Should You Worry?
Many new parents are filled with worry when a baby enters their life. After all, infants look fragile and are helpless. And aside from those shrieking cries, newborns can't communicate their specific needs in obvious ways. So it's natural to have concerns when caring for them. Here are the questions parents commonly ask -- with reassuring advice from physicians.
My newborn's eyes sometimes cross, and they have red spots. Should I be worried?
"It's normal for babies to intermittently cross their eyes, even at 6 months," says Christopher Bolling, MD, research director at Cincinnati Children's Hospital Medical Center. But if your baby's eyes are always crossed, tell your pediatrician.
Red spots are also very common. They're apparent at birth and are due to the increased pressure the baby experiences as he passes through the birth canal. They'll go away within a few weeks, but if your baby is born without these spots and they develop later, alert your pediatrician. They could indicate an infection.
Is it normal for a baby's breasts and genitals to appear swollen?
Both girls and boys can have swollen breasts that might express some milk -- possibly due to in utero exposure to hormones. For this reason, a baby girl's labia may also swell, and she might have a little bloody discharge. This is normal as long as it's just a tiny spot and doesn't persist.
On the other hand, swelling around a boy's genital area may be due to a hydrocele. "This is a fluid-filled sac around the testes, so it makes the scrotum look enlarged," Dr. Bolling says. Hydroceles are more likely in premature babies and can be inherited, but any baby boy can be born with one. "A hydrocele will usually resolve on its own within a year," he explains, "but surgery is sometimes necessary." Contact your pediatrician "if you notice a swelling, particularly a difference in the size of the two sides of the scrotum," Dr. Bolling adds.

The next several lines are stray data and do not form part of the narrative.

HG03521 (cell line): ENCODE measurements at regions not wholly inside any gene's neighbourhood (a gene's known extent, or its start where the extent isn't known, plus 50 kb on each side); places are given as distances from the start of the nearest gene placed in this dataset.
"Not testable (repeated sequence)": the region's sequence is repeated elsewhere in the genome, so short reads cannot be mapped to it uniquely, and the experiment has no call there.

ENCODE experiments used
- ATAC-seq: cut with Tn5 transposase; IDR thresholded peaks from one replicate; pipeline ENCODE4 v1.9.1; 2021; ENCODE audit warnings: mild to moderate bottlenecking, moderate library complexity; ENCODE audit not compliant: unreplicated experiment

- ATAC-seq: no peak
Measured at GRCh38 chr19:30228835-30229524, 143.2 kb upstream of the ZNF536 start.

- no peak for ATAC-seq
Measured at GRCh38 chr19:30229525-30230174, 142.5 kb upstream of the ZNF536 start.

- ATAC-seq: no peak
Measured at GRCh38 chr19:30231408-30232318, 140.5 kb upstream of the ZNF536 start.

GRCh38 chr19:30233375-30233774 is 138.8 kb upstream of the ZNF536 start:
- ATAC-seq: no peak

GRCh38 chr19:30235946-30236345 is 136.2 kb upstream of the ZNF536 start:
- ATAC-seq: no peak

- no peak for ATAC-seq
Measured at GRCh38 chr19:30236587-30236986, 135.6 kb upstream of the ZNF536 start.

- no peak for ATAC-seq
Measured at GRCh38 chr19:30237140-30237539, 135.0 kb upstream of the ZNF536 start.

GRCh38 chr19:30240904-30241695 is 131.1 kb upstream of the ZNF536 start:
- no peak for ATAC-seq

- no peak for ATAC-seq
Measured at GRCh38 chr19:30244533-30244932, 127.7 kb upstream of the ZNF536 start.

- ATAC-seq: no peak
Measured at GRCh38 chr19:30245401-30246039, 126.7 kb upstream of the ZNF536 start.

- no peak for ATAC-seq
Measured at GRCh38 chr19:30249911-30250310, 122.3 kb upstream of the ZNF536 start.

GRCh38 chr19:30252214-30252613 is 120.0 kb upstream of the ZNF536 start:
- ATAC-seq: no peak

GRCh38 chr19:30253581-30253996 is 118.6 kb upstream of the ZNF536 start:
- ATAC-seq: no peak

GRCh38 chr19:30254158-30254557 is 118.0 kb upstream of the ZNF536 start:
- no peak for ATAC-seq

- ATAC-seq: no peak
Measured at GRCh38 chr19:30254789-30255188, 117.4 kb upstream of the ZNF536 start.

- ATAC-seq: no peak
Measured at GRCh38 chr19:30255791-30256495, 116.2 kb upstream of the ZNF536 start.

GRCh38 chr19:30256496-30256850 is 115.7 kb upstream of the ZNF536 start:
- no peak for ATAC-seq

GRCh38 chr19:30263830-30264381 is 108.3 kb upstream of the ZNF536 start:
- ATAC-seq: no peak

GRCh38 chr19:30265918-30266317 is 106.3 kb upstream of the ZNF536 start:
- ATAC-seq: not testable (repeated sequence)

How should I diaper my baby? Are there special considerations for girls versus boys?
When changing girls, wipe front to back. And don't worry if you see clear or whitish discharge in the genital area. Again, this is from baby's exposure to Mom's hormones while in the womb. If your son is circumcised, you'll replace the gauze bandage at every diaper change, and your pediatrician will probably tell you to also apply some antibiotic ointment (e.g., Bacitracin) or petroleum jelly. In addition, if you notice that your son has only one testicle, it's probably because the other one didn't yet move into place in the scrotum. Point it out to your doctor, though it should descend within the first year. If it doesn't, an operation may be necessary.
Are a baby's bowel movements similar to what an adult experiences?
Not at all. In fact, your baby's first poop will be meconium, a tar-like, blackish-green substance that you'll see for a couple of days. "My husband almost called 911 the first time he changed a diaper," says Tricia Ballad, a mother in Bloomington, Illinois. "He would've amused the paramedic crew!" After the meconium runs its course, greenish-brown transitional stools follow; by the fourth or fifth day, breastfed babies pass yellowish, seedy poop, while formula-fed infants' stool is denser and ranges in color from yellow to brown-green.
Expect variation in how often your infant has bowel movements. A formula-fed infant may poop three or four times a day, while a breastfed infant may go after every feeding or as infrequently as once a week, says Jennifer Shu, MD, a pediatrician and coauthor of Heading Home with Your Newborn: From Birth to Reality (American Academy of Pediatrics).